Public officials in Portland, Oregon are considering legislation that would make it illegal for people to wear face-covering masks during public protests in an effort to address recent outbursts of violence during political demonstrations, according to a report from the Wall Street Journal.
Calls for an anti-mask law stem from an incident on June 29, when the right-wing Proud Boys group organized a march in the city. In response to the march, a number of people and groups opposing the Proud Boys’ self-described “Western Chauvinist” message organized counter-protests to take place at the same time and place.
During this event, conservative writer Andy Ngo was assaulted by members of the left-wing group Antifa (anti-fascist), many of whom wear masks during public demonstrations. Ngo said he was “set upon by a mob, some wearing fiberglass-hardened gloves as well as masks,” who “pummeled [him] in the face and back of the head.”
Following the June 29 protests, Portland Police Chief Danielle Outlaw began calling for a ban on masked protesting. “A lot of people are emboldened because they know they can’t be identified,” Outlaw said during a press conference, according to the Journal.
The American Civil Liberties Union of Oregon responded to Outlaw’s anti-mask suggestion by claiming that such a law would limit citizen’s freedom of speech and organization protections.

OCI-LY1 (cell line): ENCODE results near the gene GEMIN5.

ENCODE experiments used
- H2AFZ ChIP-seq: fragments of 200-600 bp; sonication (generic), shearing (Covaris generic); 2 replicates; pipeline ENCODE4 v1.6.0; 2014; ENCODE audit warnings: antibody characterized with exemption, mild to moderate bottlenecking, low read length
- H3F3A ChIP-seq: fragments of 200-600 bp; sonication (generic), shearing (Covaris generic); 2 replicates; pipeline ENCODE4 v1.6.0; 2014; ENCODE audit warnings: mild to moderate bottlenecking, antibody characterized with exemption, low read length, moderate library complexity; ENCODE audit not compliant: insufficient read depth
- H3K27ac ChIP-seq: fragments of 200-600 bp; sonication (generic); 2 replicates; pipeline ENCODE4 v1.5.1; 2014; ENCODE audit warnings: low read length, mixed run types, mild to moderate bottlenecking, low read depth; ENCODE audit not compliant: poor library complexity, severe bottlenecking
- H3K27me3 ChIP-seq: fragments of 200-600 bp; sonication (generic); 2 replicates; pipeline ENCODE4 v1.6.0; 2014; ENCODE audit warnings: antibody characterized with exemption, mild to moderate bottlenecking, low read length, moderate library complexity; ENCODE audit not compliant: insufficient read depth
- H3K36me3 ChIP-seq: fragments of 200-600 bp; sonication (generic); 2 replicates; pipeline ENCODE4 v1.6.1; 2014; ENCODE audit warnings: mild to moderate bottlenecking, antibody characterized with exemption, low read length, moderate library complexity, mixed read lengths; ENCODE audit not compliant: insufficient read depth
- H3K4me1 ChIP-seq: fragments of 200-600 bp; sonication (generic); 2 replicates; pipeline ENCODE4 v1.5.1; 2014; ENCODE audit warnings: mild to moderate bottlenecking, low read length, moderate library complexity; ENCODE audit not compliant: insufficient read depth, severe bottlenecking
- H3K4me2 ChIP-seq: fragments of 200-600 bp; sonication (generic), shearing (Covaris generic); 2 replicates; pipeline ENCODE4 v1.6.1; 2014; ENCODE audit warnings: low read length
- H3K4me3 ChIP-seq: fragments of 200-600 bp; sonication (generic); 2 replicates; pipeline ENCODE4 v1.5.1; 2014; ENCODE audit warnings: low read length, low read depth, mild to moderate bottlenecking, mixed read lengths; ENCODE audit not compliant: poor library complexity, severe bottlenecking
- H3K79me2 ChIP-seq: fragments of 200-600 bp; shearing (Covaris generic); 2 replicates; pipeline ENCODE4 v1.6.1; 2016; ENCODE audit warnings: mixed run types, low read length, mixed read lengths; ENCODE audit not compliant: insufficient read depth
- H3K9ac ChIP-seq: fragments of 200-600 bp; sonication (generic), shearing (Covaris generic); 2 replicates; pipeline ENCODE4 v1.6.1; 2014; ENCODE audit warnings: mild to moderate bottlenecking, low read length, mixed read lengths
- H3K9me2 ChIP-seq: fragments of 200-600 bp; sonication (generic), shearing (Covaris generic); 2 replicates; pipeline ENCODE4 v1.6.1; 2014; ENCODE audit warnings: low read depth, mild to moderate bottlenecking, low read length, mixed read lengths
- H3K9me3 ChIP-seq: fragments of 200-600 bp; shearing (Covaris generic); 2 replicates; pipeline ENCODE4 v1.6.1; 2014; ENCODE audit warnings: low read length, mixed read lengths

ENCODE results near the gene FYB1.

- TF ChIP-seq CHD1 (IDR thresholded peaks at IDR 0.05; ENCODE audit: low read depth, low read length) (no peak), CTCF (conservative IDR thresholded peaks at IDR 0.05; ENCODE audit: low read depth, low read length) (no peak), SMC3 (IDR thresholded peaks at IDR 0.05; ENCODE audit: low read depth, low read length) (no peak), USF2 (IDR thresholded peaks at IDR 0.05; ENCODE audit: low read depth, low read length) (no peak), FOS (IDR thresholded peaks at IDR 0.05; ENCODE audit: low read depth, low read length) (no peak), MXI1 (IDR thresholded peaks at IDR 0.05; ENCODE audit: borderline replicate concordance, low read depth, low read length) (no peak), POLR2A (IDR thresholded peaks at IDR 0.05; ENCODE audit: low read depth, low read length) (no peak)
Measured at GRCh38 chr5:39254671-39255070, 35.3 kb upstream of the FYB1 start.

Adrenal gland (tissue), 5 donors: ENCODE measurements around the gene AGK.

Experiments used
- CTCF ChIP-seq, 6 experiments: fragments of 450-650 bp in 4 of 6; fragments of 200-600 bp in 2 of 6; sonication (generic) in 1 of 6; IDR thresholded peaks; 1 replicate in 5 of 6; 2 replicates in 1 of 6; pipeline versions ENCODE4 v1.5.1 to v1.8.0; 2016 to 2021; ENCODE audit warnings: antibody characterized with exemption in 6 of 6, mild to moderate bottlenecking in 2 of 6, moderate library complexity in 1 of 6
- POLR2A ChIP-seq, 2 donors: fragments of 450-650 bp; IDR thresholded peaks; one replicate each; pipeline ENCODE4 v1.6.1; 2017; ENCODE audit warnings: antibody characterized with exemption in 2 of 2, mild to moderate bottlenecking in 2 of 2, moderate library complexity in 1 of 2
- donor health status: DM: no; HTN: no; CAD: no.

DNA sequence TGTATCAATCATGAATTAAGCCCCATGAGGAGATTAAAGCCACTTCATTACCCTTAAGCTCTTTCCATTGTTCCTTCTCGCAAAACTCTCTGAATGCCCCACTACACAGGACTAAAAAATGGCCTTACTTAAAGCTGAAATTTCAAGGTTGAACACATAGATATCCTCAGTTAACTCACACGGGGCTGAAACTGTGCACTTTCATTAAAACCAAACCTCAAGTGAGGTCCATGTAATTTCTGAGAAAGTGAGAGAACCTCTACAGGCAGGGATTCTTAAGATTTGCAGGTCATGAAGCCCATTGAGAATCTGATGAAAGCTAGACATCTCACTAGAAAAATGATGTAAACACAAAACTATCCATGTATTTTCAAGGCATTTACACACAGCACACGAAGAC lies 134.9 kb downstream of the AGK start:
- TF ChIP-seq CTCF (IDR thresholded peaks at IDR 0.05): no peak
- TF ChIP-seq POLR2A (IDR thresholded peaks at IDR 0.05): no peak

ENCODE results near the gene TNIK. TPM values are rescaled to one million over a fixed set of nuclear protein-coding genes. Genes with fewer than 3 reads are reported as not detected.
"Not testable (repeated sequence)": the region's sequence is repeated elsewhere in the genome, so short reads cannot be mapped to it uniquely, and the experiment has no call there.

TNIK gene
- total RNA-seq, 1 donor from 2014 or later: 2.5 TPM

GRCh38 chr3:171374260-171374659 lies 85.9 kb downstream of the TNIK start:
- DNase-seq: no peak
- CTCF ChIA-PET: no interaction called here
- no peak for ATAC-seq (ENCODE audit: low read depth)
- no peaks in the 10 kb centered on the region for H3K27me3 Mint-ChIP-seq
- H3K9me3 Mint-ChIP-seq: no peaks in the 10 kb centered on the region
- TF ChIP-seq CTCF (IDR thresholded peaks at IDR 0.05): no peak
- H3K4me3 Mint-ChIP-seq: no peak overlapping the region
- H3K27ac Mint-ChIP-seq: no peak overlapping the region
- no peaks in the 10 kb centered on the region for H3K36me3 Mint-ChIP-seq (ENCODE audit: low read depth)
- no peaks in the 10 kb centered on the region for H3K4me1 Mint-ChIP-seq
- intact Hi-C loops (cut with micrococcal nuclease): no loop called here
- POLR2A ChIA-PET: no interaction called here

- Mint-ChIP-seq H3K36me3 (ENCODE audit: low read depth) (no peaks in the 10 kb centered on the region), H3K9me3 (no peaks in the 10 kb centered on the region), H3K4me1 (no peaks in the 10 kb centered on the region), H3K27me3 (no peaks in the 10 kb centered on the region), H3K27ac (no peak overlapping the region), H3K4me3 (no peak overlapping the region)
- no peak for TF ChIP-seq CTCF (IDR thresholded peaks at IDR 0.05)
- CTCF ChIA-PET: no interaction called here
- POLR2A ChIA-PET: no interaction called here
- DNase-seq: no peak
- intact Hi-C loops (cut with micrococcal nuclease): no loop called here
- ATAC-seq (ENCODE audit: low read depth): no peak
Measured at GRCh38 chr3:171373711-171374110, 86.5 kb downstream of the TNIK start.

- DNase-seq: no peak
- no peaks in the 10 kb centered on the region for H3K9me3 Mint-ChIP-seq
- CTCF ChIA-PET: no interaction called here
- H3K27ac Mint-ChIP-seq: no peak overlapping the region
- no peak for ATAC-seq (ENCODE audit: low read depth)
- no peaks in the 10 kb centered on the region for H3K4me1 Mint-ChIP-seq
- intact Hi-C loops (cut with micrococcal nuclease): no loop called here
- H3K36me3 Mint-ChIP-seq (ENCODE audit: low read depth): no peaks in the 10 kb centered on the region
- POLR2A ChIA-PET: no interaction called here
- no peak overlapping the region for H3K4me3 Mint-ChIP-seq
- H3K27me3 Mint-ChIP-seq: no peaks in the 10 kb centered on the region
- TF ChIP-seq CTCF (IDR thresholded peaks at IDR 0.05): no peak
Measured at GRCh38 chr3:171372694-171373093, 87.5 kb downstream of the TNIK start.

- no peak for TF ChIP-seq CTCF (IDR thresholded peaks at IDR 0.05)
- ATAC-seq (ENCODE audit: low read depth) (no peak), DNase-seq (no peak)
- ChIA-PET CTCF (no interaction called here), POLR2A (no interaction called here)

ACLU spokesperson Sarah Armstrong told the Journal that the real issue is people’s behavior, not their masks.
“A policy that prohibits wearing a mask to a protest not only risks chilling First Amendment-protected activities, particularly for those who wear ‘masks’ for political and religious reasons, it misses the issue entirely,” Armstrong said.
Eileen Park, a spokesperson for Portland Mayor Ted Wheeler, told the news outlet that city officials discussed outlawing masks at public so those engaging in criminal activity cannot avoid being identified. According to Park, Mayor Wheeler “wants to weigh his options thoroughly and hear concerns from community leaders before making a decision.”
According to the Journal, 15 states as well as some counties and cities have already passed some form of anti-mask legislation.
[image via YouTube screengrab]